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Victims of a Meeker Ponzi scheme pulling lives back together

By Ron Jackson Modified: September 23, 2007 at 6:18 am •  Published: September 23, 2007
MEEKER — Nearly three years have passed since Merl William "Bill” Hickman Sr. was sent to federal prison for conning 149 investors out of more than $8 million through a bogus investment scheme.

Since then many of his victims — among them his closest friends and church members — have been forced out of retirement to survive financially, gone into seclusion from embarrassment and lost faith in their fellow man.

Others, like Winnie Bond, 82, of Tecumseh, found refuge in their Christian faith and a greater clarity for what's truly important in this life.

That seems to be the one thing Hickman didn't steal from his investors.

"God has always been there for me,” Bond told The Oklahoman recently. "So I don't worry.”

No one could blame Bond if she did.

Bond invested her life savings of $132,000 with Hickman, who lured clients into a classic Ponzi scheme by promising sensational interest returns of 15 and 20 percent through the purchase of viaticals. Hickman actually made good on his promise with numerous investors for several years, using their respected names in their communities to endorse his illegal venture.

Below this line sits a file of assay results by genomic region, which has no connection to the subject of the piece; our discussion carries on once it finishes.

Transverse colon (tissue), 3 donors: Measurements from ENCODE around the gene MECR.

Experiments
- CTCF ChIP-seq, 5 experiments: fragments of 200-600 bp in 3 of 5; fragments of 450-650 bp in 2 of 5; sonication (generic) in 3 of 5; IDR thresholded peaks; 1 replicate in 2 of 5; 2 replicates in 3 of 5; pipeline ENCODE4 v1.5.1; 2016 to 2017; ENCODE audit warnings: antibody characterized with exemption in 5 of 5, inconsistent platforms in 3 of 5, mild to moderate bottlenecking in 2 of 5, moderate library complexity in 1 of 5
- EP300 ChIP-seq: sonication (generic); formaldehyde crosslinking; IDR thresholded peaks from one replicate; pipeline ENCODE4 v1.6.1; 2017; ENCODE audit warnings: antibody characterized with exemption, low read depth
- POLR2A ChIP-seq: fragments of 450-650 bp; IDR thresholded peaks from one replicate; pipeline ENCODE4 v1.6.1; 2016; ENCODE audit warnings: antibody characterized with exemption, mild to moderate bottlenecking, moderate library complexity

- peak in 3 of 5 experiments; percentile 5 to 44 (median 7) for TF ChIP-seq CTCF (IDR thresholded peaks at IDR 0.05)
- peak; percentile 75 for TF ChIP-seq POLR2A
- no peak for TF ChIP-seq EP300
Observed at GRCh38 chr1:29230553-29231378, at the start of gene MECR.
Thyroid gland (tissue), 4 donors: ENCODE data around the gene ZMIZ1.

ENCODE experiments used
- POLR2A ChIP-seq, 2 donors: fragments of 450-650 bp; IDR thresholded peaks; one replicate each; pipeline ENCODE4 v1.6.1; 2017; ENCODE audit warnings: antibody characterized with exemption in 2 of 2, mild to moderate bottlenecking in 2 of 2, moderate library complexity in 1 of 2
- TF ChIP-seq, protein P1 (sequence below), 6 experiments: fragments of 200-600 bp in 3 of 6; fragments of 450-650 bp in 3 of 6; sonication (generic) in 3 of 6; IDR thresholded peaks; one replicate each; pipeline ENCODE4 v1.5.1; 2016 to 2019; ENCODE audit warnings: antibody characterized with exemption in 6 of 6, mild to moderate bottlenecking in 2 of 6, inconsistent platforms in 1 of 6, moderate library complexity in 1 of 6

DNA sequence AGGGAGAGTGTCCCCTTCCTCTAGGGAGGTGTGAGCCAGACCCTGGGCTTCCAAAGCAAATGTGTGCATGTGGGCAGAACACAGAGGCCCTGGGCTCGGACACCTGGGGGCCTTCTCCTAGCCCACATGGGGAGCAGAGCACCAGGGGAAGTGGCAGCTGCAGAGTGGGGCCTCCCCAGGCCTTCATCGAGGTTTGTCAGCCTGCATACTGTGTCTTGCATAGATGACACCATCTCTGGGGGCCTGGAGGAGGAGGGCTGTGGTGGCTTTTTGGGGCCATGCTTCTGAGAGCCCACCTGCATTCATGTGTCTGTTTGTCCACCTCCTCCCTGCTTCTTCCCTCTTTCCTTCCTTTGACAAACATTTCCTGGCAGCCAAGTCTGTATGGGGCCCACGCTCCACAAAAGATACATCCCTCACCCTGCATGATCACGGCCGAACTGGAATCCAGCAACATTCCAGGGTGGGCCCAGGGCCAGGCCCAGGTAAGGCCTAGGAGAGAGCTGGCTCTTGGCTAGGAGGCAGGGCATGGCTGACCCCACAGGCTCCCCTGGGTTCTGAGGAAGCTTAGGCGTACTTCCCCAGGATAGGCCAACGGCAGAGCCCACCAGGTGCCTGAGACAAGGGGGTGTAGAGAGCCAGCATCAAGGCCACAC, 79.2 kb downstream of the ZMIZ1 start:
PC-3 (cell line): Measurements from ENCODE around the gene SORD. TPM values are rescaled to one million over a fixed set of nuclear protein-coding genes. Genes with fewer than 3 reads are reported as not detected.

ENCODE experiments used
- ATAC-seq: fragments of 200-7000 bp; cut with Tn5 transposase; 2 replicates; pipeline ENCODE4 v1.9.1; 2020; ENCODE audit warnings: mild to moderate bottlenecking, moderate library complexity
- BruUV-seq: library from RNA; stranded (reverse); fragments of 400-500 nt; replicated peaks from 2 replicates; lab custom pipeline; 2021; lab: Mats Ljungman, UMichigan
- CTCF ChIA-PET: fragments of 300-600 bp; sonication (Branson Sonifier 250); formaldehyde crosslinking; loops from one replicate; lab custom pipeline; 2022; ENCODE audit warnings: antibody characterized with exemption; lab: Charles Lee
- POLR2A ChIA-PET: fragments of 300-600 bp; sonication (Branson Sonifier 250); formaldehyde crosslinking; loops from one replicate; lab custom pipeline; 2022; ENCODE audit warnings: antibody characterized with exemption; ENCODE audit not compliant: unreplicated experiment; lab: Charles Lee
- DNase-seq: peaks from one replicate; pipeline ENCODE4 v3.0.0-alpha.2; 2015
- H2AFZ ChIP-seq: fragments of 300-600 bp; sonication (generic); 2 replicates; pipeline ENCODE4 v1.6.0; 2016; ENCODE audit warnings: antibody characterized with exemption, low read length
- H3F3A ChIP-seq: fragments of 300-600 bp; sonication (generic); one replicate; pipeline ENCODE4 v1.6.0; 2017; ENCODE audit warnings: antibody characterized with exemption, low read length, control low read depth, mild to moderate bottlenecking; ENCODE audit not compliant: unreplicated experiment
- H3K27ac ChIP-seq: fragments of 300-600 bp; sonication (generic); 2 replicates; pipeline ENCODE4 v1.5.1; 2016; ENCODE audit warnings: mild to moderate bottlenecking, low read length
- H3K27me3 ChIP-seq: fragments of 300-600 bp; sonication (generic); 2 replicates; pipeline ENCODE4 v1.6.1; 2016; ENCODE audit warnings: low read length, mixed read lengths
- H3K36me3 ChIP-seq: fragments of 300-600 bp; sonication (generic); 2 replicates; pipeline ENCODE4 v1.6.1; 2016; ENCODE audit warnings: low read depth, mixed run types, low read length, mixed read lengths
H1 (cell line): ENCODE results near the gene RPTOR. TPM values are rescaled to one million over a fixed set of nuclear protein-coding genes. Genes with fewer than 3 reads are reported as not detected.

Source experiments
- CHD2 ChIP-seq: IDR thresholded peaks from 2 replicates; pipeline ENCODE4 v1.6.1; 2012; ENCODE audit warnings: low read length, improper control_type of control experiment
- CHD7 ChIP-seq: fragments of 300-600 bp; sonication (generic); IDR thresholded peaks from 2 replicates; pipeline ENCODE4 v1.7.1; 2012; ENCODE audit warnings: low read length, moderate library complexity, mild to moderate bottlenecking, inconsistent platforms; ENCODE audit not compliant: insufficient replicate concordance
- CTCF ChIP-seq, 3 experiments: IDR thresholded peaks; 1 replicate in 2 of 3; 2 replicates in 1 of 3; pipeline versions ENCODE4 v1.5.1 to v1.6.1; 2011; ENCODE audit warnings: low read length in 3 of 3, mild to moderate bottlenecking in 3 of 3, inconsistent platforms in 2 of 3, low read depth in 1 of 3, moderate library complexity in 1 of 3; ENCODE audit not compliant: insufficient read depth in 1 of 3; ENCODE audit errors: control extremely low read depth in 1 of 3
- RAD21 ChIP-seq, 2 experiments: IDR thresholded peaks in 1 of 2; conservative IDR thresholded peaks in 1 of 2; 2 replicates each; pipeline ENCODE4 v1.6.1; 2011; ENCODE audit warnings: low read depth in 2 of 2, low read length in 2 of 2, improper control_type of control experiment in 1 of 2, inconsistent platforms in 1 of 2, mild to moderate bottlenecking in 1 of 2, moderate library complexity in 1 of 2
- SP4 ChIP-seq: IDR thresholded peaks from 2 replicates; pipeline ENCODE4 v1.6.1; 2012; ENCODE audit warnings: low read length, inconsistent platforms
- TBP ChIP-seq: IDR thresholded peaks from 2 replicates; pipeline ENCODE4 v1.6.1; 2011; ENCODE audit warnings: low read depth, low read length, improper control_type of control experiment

An anonymous tip to the state Securities Department eventually exposed Hickman's investment operation as a sham. State investigators later revealed Hickman had siphoned more than $5.4 million of the invested money for his own personal use, spending much of his money on gaudy jewelry, houseboats, and lavish Las Vegas vacations.

Hickman's ensuing arrest left investors stunned, ashamed and, in some cases, penniless.

"For several years I got a nice monthly check,” Bond said. "At the end, I was getting as much as $1,500 a month. Then it all stopped. The checks stopped coming.”

What Bond thought was interest from her investment proved to be the stolen money from other investors. Today, Bond lives off a monthly $709 Social Security check and downplays her financial loss by saying, "I'm sure I got most of my money back” or "I'm sure others are worse off than me.”

Yet her life savings are gone, and with it the security of knowing she has money in case of an emergency. There are other losses, too.

"One thing that bothers me is I don't have money any longer to buy Christmas presents for the kids,” Bond said. "I can't afford that any more.”

Still, Bond harbors no anger toward Hickman or his family. Hickman, now 59, is serving an eight-year federal sentence at the Oklahoma City Federal Transfer Center. The prison is also home for now to Merl William Hickman Jr., who received a five-year federal sentence for his role in the Ponzi scheme.

Hickman Sr. also has a 160-year state prison sentence awaiting him once he is released from federal prison in 2011.

"I think he got what he deserved, but I don't wish him any ill,” Bond said of the elder Hickman. "He's lost his wife and family. He's hurt himself and his family far more than any of us.”

‘We were in disbelief'